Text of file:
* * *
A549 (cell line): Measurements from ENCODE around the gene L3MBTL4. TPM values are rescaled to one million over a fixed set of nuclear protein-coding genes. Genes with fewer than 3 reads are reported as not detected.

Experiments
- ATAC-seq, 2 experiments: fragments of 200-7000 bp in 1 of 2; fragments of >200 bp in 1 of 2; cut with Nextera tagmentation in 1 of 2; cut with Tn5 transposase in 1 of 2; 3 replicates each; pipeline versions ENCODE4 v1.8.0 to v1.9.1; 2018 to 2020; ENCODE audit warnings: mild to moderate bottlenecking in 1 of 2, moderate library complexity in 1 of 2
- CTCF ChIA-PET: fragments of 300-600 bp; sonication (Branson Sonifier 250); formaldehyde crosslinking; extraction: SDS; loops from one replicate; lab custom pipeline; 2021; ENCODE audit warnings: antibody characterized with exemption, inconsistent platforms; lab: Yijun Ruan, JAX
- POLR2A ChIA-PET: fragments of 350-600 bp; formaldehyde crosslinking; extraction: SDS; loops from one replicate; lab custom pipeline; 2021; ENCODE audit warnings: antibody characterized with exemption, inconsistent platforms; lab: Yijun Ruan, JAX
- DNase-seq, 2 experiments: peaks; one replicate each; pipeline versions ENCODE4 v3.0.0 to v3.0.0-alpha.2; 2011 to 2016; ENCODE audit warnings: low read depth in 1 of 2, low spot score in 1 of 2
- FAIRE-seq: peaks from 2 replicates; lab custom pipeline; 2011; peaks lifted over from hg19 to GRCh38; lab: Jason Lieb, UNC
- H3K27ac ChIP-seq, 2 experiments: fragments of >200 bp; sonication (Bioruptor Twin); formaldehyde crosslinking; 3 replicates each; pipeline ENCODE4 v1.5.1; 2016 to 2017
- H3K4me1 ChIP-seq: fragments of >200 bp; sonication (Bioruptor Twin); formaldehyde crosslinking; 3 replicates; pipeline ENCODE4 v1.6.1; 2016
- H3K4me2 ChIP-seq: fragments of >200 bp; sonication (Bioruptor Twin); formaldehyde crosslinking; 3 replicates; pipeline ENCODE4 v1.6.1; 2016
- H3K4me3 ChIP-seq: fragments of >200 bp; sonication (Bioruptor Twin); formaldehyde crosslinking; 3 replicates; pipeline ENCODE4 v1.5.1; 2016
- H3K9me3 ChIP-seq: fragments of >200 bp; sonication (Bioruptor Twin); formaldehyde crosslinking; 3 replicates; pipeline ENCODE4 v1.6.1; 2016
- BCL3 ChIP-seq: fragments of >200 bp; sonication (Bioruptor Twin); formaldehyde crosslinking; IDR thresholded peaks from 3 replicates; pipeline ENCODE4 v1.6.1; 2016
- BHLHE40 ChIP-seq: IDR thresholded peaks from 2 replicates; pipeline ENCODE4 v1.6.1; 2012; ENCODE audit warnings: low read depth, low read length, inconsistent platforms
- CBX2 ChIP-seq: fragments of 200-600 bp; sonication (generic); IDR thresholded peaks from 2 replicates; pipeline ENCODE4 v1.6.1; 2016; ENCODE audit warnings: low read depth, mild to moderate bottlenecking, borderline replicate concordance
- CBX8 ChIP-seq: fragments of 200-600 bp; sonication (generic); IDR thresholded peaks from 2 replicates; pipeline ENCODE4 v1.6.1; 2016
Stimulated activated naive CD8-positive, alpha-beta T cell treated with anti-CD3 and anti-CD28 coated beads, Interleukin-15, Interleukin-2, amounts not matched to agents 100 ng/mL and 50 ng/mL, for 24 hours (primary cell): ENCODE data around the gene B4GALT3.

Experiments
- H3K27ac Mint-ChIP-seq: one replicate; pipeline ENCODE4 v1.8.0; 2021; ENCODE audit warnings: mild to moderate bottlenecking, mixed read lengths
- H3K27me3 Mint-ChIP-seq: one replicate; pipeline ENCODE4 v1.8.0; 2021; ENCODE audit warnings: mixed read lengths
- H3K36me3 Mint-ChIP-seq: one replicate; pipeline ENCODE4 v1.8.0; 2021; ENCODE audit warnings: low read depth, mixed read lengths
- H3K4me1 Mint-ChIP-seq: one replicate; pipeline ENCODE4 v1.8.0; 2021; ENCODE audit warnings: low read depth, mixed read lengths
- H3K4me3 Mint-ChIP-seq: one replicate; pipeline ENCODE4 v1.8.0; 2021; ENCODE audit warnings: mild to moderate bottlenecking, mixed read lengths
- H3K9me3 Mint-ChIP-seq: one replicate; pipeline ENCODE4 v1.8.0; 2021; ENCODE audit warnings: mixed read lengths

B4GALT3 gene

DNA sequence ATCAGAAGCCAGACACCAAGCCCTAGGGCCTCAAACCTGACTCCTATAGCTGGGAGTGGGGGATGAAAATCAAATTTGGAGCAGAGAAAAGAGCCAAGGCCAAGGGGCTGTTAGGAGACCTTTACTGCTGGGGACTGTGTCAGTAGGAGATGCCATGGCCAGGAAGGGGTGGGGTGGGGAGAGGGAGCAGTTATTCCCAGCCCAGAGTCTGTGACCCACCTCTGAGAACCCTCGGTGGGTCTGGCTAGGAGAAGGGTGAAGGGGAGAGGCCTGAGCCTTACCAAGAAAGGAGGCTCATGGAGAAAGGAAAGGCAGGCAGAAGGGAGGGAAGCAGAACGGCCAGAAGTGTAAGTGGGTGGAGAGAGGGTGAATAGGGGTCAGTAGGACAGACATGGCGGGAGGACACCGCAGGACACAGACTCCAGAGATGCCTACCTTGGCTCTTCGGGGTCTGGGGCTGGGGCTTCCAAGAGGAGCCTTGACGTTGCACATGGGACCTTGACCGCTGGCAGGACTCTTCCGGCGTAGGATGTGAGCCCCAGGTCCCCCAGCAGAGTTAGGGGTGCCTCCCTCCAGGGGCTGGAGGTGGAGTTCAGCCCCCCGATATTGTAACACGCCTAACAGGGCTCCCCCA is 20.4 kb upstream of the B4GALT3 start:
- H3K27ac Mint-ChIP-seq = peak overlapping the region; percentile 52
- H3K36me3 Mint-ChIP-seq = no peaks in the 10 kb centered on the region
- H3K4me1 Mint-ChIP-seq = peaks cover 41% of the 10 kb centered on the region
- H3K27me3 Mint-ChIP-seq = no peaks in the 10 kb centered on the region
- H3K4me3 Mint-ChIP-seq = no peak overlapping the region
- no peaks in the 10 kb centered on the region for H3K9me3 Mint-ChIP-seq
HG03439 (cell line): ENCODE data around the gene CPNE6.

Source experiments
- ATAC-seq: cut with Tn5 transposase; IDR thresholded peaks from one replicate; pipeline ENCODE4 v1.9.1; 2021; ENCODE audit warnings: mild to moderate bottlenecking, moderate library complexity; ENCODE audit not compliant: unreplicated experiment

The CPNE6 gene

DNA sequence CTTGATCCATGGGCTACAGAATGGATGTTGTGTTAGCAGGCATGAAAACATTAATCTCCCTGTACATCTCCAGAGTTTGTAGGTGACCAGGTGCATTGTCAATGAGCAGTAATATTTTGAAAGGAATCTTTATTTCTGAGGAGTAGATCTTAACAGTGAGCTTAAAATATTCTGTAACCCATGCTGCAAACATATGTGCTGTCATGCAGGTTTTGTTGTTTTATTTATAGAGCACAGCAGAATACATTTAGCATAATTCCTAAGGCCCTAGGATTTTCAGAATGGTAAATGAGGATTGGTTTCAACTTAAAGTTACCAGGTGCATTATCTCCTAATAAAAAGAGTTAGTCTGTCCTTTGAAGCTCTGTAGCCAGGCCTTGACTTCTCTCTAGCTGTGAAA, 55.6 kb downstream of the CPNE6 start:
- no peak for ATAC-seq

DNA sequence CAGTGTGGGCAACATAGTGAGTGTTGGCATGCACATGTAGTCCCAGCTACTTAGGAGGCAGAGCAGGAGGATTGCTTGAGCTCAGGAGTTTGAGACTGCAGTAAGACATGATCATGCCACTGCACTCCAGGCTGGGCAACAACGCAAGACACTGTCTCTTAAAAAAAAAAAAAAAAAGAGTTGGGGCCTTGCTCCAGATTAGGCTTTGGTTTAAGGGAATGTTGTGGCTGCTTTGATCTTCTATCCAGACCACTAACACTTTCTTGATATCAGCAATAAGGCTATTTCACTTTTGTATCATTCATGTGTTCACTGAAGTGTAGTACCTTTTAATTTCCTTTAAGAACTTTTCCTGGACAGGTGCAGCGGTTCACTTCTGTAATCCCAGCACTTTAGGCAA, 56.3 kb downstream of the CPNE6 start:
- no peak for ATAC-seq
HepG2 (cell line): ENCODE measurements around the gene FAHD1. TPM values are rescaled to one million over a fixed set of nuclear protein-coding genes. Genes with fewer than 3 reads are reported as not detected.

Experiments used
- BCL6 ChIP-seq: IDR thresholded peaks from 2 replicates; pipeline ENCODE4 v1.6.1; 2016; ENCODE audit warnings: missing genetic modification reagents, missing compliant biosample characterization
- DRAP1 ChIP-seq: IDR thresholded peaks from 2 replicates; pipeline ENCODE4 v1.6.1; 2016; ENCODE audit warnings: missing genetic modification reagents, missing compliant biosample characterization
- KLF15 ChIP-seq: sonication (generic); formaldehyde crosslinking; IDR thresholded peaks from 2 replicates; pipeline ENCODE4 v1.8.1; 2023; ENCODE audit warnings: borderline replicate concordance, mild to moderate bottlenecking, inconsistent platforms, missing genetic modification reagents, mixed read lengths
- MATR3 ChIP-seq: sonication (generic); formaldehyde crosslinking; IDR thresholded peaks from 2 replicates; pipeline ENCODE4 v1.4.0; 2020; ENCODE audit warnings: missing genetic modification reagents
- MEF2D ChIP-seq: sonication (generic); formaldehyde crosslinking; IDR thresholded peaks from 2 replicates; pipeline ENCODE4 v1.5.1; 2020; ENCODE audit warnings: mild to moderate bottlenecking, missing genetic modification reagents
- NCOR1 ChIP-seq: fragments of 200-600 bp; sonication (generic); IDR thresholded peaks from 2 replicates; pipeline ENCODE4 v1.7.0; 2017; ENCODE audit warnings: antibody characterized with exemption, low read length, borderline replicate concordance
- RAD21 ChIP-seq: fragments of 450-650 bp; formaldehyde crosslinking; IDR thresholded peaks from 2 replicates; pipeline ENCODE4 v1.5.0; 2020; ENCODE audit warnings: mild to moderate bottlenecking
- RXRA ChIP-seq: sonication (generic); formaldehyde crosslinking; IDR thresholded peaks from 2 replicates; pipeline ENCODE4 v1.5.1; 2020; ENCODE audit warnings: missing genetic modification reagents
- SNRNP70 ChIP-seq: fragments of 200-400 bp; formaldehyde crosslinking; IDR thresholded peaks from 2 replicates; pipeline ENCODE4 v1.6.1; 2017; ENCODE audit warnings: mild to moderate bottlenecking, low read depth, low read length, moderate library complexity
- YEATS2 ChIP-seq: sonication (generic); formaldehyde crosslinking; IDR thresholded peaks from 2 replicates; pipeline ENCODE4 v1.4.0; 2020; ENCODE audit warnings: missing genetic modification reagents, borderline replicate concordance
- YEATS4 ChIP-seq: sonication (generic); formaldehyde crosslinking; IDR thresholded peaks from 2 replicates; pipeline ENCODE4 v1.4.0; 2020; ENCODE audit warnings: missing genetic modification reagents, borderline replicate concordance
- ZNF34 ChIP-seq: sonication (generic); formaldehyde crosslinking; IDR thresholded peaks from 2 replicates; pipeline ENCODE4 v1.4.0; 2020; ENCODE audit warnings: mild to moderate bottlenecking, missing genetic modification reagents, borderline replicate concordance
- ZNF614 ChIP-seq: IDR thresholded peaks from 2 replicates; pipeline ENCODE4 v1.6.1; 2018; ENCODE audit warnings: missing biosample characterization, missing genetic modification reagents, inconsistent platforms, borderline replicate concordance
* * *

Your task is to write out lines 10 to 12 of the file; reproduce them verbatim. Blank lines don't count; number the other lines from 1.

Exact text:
- H3K4me2 ChIP-seq: fragments of >200 bp; sonication (Bioruptor Twin); formaldehyde crosslinking; 3 replicates; pipeline ENCODE4 v1.6.1; 2016
- H3K4me3 ChIP-seq: fragments of >200 bp; sonication (Bioruptor Twin); formaldehyde crosslinking; 3 replicates; pipeline ENCODE4 v1.5.1; 2016
- H3K9me3 ChIP-seq: fragments of >200 bp; sonication (Bioruptor Twin); formaldehyde crosslinking; 3 replicates; pipeline ENCODE4 v1.6.1; 2016